Will more want to be like Rickie Fowler and want to be mic’d during play?
HILTON HEAD ISLAND, S.C. – After wearing a microphone during last Thursday’s opening round at Colonial, Rickie Fowler said he’d do it again.
“I’m sure there’s going to be more situations or times that guys may wear them coming up. I’m open to it,” said Fowler, who ended up missing the cut at the Charles Schwab Challenge, the first PGA Tour event back. “We’ll have to see where it goes. I think for the first time everything was good, especially for it being live, no delay. Next time we’ll just have to play a little bit better.”
Fowler said he practiced with a microphone attached to his belt last Wednesday to prepare for the round, and that physically it wasn’t an issue.
“The pack weighed a lot less than what my phone does. I typically play practice rounds with that in my back pocket,” Fowler explained. “It was very little weight, so that was not an issue.”
RBC Heritage: Full-field tee times | Full coverage
The bigger issue might be the perception from some of Fowler’s Tour colleagues. Justin Thomas was the most outspoken opponent of being mic’d during a tournament round.
“What I talk about with [caddie Jimmy Johnson] and what I talk about with the guys in my group is none of anybody else’s business, no offense,” Thomas said last week. “If I want somebody to know what I say, I’ll say it in a press conference, I’ll say it in an interview or put it out on social media, whatever it is. I personally am not one that would care to get mic’d out there.”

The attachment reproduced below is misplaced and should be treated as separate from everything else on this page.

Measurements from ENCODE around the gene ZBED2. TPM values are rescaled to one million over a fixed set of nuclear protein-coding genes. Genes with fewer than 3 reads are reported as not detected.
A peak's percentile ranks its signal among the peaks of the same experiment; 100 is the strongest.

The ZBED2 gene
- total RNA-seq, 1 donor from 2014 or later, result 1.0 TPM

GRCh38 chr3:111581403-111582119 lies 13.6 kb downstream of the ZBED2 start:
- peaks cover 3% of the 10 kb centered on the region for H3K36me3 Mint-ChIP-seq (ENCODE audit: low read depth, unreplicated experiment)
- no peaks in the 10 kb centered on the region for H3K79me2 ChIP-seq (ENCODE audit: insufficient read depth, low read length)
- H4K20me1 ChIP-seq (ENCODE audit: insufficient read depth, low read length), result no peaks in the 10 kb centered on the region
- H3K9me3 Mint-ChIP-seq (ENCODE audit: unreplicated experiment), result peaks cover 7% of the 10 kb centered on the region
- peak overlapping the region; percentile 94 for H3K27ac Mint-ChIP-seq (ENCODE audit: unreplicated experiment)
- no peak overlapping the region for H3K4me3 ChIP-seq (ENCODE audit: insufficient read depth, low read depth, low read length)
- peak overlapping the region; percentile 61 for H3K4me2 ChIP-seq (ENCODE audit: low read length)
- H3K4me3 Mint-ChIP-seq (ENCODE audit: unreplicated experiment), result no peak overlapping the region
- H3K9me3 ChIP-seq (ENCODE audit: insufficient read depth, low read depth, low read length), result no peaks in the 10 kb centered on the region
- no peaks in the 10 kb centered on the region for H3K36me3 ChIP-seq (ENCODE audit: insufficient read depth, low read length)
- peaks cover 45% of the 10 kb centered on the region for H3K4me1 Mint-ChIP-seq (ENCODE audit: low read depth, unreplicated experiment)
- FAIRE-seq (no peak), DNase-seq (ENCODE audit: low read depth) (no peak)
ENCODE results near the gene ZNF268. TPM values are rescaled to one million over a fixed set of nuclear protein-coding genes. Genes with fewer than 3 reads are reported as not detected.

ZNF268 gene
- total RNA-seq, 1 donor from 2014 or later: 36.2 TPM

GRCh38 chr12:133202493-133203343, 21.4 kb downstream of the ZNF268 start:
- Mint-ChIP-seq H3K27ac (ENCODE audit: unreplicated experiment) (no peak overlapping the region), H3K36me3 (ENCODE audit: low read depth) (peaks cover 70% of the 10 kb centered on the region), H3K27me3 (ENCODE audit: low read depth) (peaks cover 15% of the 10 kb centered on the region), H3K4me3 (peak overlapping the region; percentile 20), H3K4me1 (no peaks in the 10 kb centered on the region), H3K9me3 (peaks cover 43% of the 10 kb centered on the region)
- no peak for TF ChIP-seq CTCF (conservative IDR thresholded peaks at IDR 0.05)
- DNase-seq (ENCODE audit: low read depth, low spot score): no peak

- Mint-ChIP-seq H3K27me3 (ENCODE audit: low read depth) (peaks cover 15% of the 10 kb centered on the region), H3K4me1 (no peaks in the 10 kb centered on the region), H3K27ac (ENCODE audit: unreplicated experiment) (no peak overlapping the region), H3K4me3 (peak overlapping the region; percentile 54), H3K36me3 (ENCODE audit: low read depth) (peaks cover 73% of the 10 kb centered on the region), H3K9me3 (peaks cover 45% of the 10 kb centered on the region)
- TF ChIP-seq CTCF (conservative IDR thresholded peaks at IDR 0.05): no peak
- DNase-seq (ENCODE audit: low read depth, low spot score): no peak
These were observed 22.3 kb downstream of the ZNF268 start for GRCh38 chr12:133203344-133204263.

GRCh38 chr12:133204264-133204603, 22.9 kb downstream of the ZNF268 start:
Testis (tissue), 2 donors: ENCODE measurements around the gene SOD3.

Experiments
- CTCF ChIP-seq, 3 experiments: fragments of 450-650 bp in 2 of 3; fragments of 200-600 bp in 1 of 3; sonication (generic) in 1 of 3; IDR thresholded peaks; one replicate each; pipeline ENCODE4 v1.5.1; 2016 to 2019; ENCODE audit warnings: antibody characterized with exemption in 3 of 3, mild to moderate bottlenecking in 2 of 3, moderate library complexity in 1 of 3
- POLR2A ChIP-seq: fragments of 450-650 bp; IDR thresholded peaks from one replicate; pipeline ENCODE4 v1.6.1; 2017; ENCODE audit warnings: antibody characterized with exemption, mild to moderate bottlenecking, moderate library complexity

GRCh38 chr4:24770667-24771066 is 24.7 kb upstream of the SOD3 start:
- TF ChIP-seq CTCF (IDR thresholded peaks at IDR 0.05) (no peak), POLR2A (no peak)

Perhaps Thomas, who was grouped with Fowler for Rounds 1-2 last week, had a change of heart after Fowler allowed himself to be mic’d with no issues.
Fowler said he understands why opinions among players would vary on wearing microphones, but he added that as a fan mic’d players can add insight to telecasts that would otherwise lost.
“I was open to it just because I thought, as a golf fan myself and when I do watch some of my good buddies play, when you do get the player-caddie interactions and what they’re talking about, what kind of shots they may be trying to hit,” Fowler said. “As a golf fan, that’s the most interesting. Just seeing what they’re going through and if it was pulled off or not.”